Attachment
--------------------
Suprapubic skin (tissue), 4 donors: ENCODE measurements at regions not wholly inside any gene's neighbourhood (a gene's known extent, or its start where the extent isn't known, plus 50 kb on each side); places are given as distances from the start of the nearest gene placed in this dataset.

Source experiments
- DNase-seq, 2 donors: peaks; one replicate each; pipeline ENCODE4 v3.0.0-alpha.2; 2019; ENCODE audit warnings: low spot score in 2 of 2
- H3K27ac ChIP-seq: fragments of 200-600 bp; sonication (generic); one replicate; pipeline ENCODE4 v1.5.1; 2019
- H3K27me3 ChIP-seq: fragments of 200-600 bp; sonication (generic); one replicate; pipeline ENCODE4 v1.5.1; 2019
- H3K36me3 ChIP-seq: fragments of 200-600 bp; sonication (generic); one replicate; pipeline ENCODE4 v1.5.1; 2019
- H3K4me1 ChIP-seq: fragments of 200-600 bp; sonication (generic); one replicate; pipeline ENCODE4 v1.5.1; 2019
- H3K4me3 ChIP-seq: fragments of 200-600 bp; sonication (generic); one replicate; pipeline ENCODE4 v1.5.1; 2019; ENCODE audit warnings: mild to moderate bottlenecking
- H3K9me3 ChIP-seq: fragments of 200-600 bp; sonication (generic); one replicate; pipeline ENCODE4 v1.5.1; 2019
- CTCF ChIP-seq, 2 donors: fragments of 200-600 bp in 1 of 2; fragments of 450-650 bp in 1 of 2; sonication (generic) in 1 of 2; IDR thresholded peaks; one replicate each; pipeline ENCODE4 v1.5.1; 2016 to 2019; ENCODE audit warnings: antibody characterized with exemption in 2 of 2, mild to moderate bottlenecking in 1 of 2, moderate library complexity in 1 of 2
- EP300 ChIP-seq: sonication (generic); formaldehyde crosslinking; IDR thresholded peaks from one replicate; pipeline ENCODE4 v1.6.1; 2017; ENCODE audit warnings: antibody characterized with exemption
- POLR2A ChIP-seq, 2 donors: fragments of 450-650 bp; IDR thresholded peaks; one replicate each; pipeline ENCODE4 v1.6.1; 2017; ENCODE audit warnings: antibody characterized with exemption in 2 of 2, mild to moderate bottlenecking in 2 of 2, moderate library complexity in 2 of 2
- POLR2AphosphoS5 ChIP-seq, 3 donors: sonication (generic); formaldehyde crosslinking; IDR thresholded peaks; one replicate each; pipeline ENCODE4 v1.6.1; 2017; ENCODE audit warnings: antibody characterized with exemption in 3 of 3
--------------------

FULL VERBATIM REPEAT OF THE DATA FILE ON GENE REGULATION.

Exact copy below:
Suprapubic skin (tissue), 4 donors: ENCODE measurements at regions not wholly inside any gene's neighbourhood (a gene's known extent, or its start where the extent isn't known, plus 50 kb on each side); places are given as distances from the start of the nearest gene placed in this dataset.

Source experiments
- DNase-seq, 2 donors: peaks; one replicate each; pipeline ENCODE4 v3.0.0-alpha.2; 2019; ENCODE audit warnings: low spot score in 2 of 2
- H3K27ac ChIP-seq: fragments of 200-600 bp; sonication (generic); one replicate; pipeline ENCODE4 v1.5.1; 2019
- H3K27me3 ChIP-seq: fragments of 200-600 bp; sonication (generic); one replicate; pipeline ENCODE4 v1.5.1; 2019
- H3K36me3 ChIP-seq: fragments of 200-600 bp; sonication (generic); one replicate; pipeline ENCODE4 v1.5.1; 2019
- H3K4me1 ChIP-seq: fragments of 200-600 bp; sonication (generic); one replicate; pipeline ENCODE4 v1.5.1; 2019
- H3K4me3 ChIP-seq: fragments of 200-600 bp; sonication (generic); one replicate; pipeline ENCODE4 v1.5.1; 2019; ENCODE audit warnings: mild to moderate bottlenecking
- H3K9me3 ChIP-seq: fragments of 200-600 bp; sonication (generic); one replicate; pipeline ENCODE4 v1.5.1; 2019
- CTCF ChIP-seq, 2 donors: fragments of 200-600 bp in 1 of 2; fragments of 450-650 bp in 1 of 2; sonication (generic) in 1 of 2; IDR thresholded peaks; one replicate each; pipeline ENCODE4 v1.5.1; 2016 to 2019; ENCODE audit warnings: antibody characterized with exemption in 2 of 2, mild to moderate bottlenecking in 1 of 2, moderate library complexity in 1 of 2
- EP300 ChIP-seq: sonication (generic); formaldehyde crosslinking; IDR thresholded peaks from one replicate; pipeline ENCODE4 v1.6.1; 2017; ENCODE audit warnings: antibody characterized with exemption
- POLR2A ChIP-seq, 2 donors: fragments of 450-650 bp; IDR thresholded peaks; one replicate each; pipeline ENCODE4 v1.6.1; 2017; ENCODE audit warnings: antibody characterized with exemption in 2 of 2, mild to moderate bottlenecking in 2 of 2, moderate library complexity in 2 of 2
- POLR2AphosphoS5 ChIP-seq, 3 donors: sonication (generic); formaldehyde crosslinking; IDR thresholded peaks; one replicate each; pipeline ENCODE4 v1.6.1; 2017; ENCODE audit warnings: antibody characterized with exemption in 3 of 3